Virtually no one believes in the continuing bull market in US stocks. That is perhaps the best argument that it can carry on for a while – when a bubble is ready to burst, it is usually when all the “bears” have given up, and investors have fully entered.

The reasons for doubt are well known. The economic recovery in the US is anaemic at best, while growth in many of the emerging markets that have helped the rise of US multinationals has slowed significantly – meaning, presumably, lower profits. Unemployment remains unacceptably high.

There is an argument that this apparent dichotomy can be resolved, because the interests of US companies are not identical with the interests of the economy.

US corporations have aggressively cut costs and boosted productivity, and they are holding on to their cash rather than waste it on questionable investments. That has pushed up profit margins to historically high levels.

This is exactly what their shareholders want. But it is exactly what politicians do not want, as such activities do not contribute to economic growth. Hence rising share prices have coexisted with rising inequality, and rising public disillusionment.

But even these arguments can be tricky. Profit margins tend over history to revert to their long-term mean – which means they should be due to come down.

Finally, there is the argument about the impact of the Federal Reserve. The rally of the past five years has correlated almost perfectly with rises in the Fed’s balance sheet, as it buys more bonds in an effort to push up asset prices. When the Fed suggested it would start tapering off that support earlier this year, the result was a sharp fall for stocks. Once the Fed follows through on this threat, and that will have to happen at some point, the market will have to sell off.

This argument too has its weaknesses. When Ben Bernanke, the outgoing Fed chairman, started talking about “tapering” bond purchases earlier this year, the market treated this as a synonym for “tightening”. But the two are not the same.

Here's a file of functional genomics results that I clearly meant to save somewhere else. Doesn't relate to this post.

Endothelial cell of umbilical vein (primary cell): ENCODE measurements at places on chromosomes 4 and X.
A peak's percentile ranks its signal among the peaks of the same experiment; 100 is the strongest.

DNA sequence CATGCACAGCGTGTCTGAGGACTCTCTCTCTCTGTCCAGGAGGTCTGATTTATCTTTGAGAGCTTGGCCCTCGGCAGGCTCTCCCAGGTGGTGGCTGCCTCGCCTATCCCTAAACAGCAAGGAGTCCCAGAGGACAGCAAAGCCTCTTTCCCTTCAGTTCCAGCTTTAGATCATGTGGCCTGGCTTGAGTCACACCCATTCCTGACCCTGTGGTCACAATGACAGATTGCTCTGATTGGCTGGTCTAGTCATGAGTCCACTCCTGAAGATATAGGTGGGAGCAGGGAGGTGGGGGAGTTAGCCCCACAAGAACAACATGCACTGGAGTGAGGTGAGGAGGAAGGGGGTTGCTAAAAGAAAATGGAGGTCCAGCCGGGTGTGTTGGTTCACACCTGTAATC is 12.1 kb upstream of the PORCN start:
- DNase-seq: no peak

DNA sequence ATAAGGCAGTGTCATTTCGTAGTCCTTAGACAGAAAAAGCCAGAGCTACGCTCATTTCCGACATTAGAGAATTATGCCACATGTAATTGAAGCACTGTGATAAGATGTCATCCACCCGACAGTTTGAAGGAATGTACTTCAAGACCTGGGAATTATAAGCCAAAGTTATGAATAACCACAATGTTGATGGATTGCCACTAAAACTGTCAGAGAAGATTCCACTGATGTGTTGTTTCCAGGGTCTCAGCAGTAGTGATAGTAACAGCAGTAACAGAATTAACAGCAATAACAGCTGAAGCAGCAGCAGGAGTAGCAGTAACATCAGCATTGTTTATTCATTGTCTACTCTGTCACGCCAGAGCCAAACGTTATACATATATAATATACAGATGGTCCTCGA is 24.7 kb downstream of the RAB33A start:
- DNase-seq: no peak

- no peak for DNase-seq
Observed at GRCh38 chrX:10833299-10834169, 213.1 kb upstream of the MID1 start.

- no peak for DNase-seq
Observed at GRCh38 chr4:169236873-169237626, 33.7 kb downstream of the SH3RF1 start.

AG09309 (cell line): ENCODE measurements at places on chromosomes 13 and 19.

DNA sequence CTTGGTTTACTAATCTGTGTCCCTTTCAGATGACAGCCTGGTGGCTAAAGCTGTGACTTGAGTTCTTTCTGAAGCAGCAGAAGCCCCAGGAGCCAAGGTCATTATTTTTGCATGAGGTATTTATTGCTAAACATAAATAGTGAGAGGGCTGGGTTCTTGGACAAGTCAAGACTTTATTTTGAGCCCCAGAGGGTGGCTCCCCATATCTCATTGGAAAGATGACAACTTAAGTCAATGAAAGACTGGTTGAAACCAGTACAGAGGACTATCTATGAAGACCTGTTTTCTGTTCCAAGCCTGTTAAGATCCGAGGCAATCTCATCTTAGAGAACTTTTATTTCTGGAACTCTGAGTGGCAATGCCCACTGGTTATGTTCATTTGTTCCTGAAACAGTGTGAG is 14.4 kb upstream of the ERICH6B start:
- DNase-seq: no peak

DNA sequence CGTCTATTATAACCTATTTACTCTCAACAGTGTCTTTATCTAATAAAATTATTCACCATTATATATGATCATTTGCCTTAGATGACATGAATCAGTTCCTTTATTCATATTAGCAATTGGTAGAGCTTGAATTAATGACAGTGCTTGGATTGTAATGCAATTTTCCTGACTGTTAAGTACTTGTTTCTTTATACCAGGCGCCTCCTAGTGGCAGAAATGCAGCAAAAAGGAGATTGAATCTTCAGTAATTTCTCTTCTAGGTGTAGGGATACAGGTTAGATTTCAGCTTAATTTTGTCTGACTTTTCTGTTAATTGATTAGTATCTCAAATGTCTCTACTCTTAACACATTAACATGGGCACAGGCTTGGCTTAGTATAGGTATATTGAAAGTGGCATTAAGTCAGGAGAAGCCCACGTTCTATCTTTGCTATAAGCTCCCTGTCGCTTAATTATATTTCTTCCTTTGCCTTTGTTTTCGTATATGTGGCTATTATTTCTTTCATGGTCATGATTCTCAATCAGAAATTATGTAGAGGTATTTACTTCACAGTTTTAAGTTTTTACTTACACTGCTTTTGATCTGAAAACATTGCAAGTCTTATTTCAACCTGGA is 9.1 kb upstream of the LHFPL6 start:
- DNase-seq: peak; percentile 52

Bond purchases are one way to keep interest rates in the economy low. It is a flawed method, which distorts the bond market. The Fed would prefer not to keep buying bonds, but still keep rates low by offering forward guidance to show that rates will stay low for a long time. So even if tapering of bond purchases does get under way next year, as is likely, rates could stay low for a while. That will support stocks.

What then could push stock prices lower? Corporate earnings might appear a good candidate. Earnings have been roughly flat during the rally, which has relied almost wholly on an expansion in the multiple that people are prepared to pay for those earnings.

But markets have a momentum of their own. According to Adam Parker, Morgan Stanley’s chief US equity strategist, there have only been three periods in the past four decades when earnings multiples on the S&P 500 rose so far over a two-year period. In each case, the market continued to rise for at least another year, and in two cases (1991 and 1996) it kept gaining for another two years.

So even if stocks are already too expensive, which they are, there is nothing to stop them becoming even more expensive before they correct.

An outright fall in earnings could bring down share prices, even if multiples stay high. And there are plenty of risks to earnings. Multinationals are complaining that the fall-off in demand from the emerging markets is worse than they had anticipated; China in particular could yet drive a sell-off; and of course the European crisis has been in abeyance for more than a year now, without convincing anyone that the eurozone’s problems are over. However, on balance an outright fall in earnings seems unlikely.

Finally, we must look at investors’ behaviour. While this continues to be one of the most hated bull market runs of all time, retail investors are starting to believe. According to Avi Nachmany of Strategic Insight in New York, total flows into equity funds this year are on course to equal inflows for all of the past four years combined – about $450bn.

There remains a lot of cash out there to be invested. Once investors start chasing returns in the stock market, they can push it up quite a bit further.

In the short run, this shift by retail investors suggests that stocks can keep rising; markets have their own momentum. In the longer run, retail investors tend to be terrible investors, buying at the top and selling at the bottom.

If, as seems likely, the Fed under Janet Yellen keeps rates low and there are no external shocks, then a “melt-up” seems entirely plausible. Investors would keep socking money into the market until they created a bubble. Bubbles always burst.

Indeed, it is hard to disagree with Jeremy Grantham, the expatriate British fund manager who founded GMO in Boston. He said this week that the Fed’s regime of “excessive stimulus” would continue and “the path of least resistance for the market will be up”. Adding that there are “few signs yet of a traditional bubble”, his best guess is that the market moves higher for another year or two before “the third in the series of serious market busts since 1999”.

Timing bubbles is extremely dangerous. In the short run, it could be embarrassing to be out of the market; in the long run it could be disastrous to stay in it. Either way, there are good reasons why this bull market run remains so unpopular.

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